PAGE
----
I had a conversation with an interesting fellow on the subway this past week. He tried to prove to me that the Torah is true from the "four animals*" proof.
Once he got into his shpiel I told him very simply that the hyrax and hare are not, in fact, true ruminants.
"Yes they are," he told me.
"If you're certain that the hare and the hyrax are ruminants, how do you answer zoologists that say that they've observed and studied these animals and found that they aren't ruminants?"
"I don't have to answer them," he told me. "I know that they are ruminants. How do I know? Because it says in the Torah that they are ma'ale geirah."
* The "four animals proof" to the divinity of the Torah goes like this: The Torah lists four animals that have only one of the two signs of a kosher mammal. The fact that the Torah listed these four shows that they are the only four in existence (otherwise, the Torah could have just specified the rule and not given the examples). Since no other animals with only one sign have been discovered, and we know that Moshe did not hold a PhD in zoology, the information could only have come from God.
For more on this, read Rabbi Slifkin's book "The Camel, the Hare and the Hyrax"
It's actually a proof used by the Gemara in Chulin. Here's an interesting take on it that I've never seen before:
That may be. I wasn't really commenting on the proof one way or the other. My point (and I guess I didn't make it clear) was that he was trying to prove the Torah is true by relying on the Torah to tell us that the shafan and arneves are ma'ale geirah.
Rabbi Slifkin also discusses the Gemara there in Chulin (Rav Chisda's rule) in his book as well.
amazing how you meet all these people. May I be zachus to meet such people. Although, I may end up throwing them out of a 5 story window.
Well, when I walk around with Rabbi Slifkin's book out in the open, that tends to attract people into commenting and questioning.
That may be. I wasn't really commenting on the proof one way or the other.
Yeah, I know. You were banging your head on the wall because you weren't on the madreiga of this fellow's emunah peshuta...
Short version, its true because I want it to be, and I will ignore any data which says otherwise.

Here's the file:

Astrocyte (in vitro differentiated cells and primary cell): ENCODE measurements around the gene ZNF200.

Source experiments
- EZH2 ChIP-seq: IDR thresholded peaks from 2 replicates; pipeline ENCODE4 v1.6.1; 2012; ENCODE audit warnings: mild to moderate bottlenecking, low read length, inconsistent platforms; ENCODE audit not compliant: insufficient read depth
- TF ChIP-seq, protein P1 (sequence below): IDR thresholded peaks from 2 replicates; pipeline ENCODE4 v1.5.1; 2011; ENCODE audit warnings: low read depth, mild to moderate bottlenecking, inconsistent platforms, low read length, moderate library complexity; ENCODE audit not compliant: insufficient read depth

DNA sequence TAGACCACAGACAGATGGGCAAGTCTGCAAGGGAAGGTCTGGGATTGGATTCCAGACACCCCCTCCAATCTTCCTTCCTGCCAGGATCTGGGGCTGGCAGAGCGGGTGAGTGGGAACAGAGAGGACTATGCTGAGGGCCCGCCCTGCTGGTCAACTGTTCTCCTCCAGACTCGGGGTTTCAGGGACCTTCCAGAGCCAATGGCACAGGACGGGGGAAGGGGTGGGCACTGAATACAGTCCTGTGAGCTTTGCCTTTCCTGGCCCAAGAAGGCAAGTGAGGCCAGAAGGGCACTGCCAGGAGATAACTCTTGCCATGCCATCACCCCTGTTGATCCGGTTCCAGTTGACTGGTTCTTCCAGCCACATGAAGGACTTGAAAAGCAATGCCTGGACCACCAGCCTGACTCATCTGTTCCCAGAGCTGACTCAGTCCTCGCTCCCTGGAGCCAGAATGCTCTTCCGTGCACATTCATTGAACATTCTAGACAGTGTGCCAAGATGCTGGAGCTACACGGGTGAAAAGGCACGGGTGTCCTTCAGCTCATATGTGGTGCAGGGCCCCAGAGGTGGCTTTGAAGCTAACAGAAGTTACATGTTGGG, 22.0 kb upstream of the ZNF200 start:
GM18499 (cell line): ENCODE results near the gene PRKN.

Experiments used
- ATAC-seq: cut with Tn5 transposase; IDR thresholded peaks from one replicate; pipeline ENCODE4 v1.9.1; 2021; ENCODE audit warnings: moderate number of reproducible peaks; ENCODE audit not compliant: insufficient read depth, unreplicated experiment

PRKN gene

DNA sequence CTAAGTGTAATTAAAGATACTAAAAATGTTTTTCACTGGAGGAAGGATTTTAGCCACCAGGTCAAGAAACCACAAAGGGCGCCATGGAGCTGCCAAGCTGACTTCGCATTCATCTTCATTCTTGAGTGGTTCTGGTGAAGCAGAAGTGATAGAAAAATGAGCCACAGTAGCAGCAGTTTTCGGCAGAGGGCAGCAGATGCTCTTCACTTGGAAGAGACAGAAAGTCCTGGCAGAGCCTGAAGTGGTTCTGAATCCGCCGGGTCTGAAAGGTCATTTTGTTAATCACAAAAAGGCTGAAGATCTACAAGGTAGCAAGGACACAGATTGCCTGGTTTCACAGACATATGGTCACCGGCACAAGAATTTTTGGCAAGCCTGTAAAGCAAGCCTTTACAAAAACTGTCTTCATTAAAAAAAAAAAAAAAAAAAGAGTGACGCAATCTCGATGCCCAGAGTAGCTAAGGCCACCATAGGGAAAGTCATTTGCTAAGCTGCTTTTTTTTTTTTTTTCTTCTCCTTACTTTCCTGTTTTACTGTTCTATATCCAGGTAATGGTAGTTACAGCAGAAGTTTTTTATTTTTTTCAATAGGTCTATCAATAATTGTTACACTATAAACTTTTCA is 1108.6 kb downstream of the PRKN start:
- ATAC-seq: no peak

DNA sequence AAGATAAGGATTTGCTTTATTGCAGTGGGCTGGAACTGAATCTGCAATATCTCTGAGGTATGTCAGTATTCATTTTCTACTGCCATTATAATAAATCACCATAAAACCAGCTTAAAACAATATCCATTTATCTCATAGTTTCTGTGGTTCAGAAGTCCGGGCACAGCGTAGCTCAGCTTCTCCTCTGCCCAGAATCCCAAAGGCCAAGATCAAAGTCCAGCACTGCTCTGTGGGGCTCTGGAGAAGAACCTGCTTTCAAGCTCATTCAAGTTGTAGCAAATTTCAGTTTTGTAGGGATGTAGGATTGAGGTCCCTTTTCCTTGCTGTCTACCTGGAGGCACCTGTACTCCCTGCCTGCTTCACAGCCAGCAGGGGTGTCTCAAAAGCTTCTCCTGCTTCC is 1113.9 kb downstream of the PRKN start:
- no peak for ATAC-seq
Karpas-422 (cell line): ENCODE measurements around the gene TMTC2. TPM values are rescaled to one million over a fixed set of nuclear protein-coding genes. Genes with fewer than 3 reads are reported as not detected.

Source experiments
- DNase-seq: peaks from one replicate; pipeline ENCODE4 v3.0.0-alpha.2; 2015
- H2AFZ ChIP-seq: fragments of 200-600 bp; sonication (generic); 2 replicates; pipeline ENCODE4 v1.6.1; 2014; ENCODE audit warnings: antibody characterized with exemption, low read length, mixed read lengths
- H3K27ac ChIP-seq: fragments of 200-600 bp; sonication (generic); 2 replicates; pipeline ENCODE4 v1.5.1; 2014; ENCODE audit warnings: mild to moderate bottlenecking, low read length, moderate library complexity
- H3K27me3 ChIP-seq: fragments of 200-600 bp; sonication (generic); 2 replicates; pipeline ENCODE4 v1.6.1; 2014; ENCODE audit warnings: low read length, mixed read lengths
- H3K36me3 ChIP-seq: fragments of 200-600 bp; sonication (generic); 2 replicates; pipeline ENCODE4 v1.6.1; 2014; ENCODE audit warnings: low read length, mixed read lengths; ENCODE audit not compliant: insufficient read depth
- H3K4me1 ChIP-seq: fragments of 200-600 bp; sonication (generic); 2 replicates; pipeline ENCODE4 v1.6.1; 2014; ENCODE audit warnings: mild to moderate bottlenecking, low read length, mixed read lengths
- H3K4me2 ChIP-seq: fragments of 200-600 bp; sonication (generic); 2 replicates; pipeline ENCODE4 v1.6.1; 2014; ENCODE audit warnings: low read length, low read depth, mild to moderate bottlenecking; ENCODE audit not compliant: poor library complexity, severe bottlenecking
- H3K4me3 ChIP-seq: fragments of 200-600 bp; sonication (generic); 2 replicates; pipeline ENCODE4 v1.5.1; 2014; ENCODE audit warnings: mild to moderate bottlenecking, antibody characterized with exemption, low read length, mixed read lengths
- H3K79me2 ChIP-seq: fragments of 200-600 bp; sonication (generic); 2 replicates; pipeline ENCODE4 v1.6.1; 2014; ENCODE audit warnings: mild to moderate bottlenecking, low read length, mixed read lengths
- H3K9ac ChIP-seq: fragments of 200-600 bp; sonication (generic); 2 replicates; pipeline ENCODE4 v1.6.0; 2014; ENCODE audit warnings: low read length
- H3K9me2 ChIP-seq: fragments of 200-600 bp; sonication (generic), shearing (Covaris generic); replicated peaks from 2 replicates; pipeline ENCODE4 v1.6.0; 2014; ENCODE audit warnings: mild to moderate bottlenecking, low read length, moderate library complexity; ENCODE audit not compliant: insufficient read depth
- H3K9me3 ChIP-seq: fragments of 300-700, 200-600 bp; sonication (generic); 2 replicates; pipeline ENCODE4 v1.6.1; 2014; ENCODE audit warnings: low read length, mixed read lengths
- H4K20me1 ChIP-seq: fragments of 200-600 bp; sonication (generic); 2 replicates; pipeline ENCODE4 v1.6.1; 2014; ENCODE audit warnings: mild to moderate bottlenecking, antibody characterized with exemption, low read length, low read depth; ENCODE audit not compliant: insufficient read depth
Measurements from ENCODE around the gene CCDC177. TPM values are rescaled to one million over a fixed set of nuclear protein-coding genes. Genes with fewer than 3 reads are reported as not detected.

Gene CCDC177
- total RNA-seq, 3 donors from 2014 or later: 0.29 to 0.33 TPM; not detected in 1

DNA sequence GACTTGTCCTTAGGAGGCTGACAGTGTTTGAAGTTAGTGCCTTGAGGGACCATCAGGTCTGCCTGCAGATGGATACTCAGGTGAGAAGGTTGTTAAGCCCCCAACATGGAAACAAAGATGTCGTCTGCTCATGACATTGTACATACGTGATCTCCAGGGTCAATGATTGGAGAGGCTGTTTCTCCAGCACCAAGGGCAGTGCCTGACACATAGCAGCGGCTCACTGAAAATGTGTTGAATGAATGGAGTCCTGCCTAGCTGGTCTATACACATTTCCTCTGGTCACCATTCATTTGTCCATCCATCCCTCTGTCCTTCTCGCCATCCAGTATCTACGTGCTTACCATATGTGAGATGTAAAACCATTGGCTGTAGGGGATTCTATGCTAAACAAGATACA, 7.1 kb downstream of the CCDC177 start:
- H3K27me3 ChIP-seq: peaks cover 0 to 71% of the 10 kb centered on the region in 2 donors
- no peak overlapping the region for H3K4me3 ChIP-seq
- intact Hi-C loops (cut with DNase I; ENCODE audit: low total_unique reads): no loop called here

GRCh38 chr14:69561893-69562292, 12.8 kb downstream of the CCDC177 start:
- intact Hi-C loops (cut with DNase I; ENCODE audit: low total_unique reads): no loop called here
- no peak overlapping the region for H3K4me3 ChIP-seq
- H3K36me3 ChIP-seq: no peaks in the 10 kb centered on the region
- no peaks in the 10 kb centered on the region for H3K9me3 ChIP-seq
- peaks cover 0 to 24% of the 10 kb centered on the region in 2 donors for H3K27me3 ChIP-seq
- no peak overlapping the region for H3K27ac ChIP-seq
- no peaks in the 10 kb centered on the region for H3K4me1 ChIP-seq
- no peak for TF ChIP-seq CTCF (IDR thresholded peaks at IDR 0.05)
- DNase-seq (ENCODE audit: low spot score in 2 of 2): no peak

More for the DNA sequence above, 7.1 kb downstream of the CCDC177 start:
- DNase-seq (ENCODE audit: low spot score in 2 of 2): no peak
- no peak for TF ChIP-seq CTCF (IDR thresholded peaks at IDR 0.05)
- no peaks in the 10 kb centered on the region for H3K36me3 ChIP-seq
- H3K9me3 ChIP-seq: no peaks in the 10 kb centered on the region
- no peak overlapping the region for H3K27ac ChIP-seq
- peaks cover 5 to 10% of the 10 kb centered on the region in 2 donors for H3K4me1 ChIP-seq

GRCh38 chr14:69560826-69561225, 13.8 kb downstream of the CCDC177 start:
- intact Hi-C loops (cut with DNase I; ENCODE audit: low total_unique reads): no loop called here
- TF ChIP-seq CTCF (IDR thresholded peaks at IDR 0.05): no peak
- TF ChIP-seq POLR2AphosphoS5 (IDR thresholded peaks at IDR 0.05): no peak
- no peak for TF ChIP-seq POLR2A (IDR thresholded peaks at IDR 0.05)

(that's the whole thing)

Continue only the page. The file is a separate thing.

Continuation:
Fun fact: kangaroos chew their cud too.
I guess a kangaroo is a type of camel, right?
oh and 2+2=5 (really) :)
Fun fact: kangaroos chew their cud too.
Not if you define cud properly as the food of a ruminant that is regurgitated to be chewed again. Kangaroos are not ruminants.
(With that said, I don't think Wolf wants this to devolve into a discussion of maaleh gerah. I think that most of us here agree that the Gemara's proof of TMS in Chullin is deeply flawed as it reflects archaic notions of animal physiology.)
This explanation of what the Gamal, shafan and arnevet was originated by Rabbi Meir Lubin in an article he wrote for Intercom magazine in 1973. The problem with his definitions, lies in the talmud chulin 59a, where it states clearly that shafan and arnevet have upper teeth. Hares and Hyraxes have upper teeth, but camels and llamas don't. This may be why Slifkin gave this idea short shrift in his book.
"Not if you define cud properly as the food of a ruminant that is regurgitated to be chewed again. Kangaroos are not ruminants."
LOL! Yes, that's what the Torah meant. The same Torah biology that defines a bat as a bird - but they knew the technical 20th century definition of 'cud.'
To note too, by your strict definition neither the camel, the hare nor the hyrax are ruminants.
"(With that said, I don't think Wolf wants this to devolve into a discussion of maaleh gerah. I think that most of us here agree that the Gemara's proof of TMS in Chullin is deeply flawed as it reflects archaic notions of animal physiology.)"
No. Rabbi Slifkin debunks this not because of the teeth problem, but because the Shafan is described as an animal that hides among the rocks to avoid birds of prey (In proverbs and psalms). Llamas are too large to be considered prey of birds - unless you cite nishtana hateva and birds were larger in those days. Of course both the teeth problem and this problem preclude the llama from being the shafan.
Ortho, check your facts, the camel is definitely a cud chewer. The only diff being that the camel/llama has 3 stomachs, and the regular cud chewers have 4.
IIRC, R' Slifkin's main arguments against the llama being the shafan are (a) that David HaMelech is clearly talking about a familiar animal, not one from S. America, and (b) that he describes the shafan as being small.
"Ortho, check your facts, the camel is definitely a cud chewer. The only diff being that the camel/llama has 3 stomachs, and the regular cud chewers have 4."
If you define cud as 'the food of a ruminant that is regurgitated to be chewed again' then it all depends how you define a 'ruminant.' If you're defining it as members of the suborder Ruminantia then camels do not belong. If you want to widen it to all even-toed regurgitating mammals then camels join in. If you want to widen it again to all mammals that re-chew regurgitated food then the kangaroo is right there.
Of course, this is all silly nonsense in the context of the Torah's definition because it doesn't define 'cud' (i.e. maalat gerah) as far as any modern definition does.
then how come when i read R' Soloveitchik's "The Emergence of Ethical Man" on the subway i get crazy beggars shuffling by and tapping me on the head? :-P
Read LONEly Man of Faith, and then they might leave you aLONE.
Probably a definitive source on kangaroos and cud -- even though it's a moot point by now, thanks to Orthoprax:
Arrgh, it looks like it got cut off:
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